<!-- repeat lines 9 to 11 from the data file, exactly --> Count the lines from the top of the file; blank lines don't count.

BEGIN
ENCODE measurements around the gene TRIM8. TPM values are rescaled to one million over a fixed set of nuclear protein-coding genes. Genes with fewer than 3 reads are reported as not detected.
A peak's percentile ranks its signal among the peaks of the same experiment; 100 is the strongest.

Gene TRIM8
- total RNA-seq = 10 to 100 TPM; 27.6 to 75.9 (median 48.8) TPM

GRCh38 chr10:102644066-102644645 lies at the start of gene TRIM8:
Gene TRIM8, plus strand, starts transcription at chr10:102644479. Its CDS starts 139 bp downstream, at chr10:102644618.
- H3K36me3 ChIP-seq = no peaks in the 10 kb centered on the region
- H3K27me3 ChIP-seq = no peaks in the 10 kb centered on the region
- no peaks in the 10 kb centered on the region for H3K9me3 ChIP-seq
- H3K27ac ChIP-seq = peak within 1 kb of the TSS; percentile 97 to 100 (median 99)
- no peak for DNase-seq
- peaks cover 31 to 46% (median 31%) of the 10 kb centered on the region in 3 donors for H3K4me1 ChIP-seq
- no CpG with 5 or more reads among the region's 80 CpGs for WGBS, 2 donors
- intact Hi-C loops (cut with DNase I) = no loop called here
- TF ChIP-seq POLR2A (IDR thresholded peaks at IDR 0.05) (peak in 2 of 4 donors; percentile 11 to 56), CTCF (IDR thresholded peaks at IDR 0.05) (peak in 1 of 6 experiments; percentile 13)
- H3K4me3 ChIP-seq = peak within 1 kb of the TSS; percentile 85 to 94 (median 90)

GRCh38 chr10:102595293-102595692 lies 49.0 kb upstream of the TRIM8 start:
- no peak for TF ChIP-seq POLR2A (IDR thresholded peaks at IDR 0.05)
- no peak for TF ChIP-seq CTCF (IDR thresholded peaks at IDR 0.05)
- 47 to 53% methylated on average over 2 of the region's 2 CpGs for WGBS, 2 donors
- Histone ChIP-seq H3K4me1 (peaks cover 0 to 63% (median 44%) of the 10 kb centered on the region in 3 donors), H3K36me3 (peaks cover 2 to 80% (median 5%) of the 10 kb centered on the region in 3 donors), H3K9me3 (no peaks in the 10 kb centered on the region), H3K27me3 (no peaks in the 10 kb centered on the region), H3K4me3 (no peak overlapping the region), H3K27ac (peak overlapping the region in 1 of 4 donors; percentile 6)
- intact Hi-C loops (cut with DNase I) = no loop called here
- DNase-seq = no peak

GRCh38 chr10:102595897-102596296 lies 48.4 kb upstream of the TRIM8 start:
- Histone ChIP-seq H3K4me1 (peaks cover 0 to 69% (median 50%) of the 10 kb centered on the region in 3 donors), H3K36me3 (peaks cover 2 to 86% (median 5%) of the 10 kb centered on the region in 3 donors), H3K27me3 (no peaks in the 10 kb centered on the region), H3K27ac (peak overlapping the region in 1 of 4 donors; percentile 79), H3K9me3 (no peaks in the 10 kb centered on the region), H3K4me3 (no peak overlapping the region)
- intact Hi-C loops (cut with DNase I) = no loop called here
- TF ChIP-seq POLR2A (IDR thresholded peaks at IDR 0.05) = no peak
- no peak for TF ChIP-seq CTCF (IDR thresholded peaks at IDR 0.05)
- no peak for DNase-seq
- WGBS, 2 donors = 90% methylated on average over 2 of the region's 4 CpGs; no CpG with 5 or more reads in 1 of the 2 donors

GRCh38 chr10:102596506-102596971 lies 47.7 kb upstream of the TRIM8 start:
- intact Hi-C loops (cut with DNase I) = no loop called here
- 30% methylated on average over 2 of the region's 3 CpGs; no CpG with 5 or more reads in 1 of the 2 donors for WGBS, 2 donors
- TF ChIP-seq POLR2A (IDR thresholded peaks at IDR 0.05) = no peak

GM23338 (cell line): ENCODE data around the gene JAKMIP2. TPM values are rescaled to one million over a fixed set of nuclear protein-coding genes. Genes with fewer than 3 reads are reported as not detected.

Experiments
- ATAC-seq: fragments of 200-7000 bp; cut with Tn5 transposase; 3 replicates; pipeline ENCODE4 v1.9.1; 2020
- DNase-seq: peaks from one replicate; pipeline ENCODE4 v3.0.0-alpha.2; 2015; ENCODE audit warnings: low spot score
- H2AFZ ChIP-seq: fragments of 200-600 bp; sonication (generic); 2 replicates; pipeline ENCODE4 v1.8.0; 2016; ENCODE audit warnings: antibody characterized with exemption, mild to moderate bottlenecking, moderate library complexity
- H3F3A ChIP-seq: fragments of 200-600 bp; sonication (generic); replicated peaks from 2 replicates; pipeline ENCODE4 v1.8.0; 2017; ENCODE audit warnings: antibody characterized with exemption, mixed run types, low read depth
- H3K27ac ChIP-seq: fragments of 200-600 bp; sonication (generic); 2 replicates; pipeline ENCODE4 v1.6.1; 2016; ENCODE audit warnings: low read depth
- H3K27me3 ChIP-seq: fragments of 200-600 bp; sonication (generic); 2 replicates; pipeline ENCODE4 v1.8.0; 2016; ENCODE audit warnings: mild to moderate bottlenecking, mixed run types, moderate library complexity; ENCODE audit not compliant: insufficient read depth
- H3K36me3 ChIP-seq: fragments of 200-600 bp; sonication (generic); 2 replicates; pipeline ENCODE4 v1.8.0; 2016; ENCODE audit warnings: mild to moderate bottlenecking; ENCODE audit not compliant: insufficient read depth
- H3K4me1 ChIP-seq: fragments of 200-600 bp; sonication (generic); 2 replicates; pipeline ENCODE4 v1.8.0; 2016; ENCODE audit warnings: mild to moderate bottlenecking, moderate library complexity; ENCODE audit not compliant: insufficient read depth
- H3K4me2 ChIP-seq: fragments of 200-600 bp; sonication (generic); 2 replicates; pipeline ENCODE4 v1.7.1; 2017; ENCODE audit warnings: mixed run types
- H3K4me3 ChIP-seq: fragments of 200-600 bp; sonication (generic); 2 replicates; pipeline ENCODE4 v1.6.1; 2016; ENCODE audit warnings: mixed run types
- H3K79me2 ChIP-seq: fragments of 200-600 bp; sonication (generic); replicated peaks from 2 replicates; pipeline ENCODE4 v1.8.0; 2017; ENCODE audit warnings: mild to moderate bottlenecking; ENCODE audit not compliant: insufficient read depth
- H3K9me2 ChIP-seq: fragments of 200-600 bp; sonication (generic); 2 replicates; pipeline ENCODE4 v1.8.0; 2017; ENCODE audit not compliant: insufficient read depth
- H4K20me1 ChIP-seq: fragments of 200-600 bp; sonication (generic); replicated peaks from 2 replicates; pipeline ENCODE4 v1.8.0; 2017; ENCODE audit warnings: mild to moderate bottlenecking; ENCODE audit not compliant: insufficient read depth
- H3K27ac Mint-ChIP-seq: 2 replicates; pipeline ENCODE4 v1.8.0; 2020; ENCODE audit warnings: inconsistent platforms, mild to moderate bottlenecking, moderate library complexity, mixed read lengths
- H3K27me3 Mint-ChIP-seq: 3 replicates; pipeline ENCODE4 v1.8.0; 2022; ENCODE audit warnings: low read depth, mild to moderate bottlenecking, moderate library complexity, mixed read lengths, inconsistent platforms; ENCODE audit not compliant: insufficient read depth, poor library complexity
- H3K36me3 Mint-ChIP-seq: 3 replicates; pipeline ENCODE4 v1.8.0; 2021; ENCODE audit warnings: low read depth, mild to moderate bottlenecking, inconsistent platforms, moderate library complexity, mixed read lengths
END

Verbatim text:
- no peaks in the 10 kb centered on the region for H3K9me3 ChIP-seq
- H3K27ac ChIP-seq = peak within 1 kb of the TSS; percentile 97 to 100 (median 99)
- no peak for DNase-seq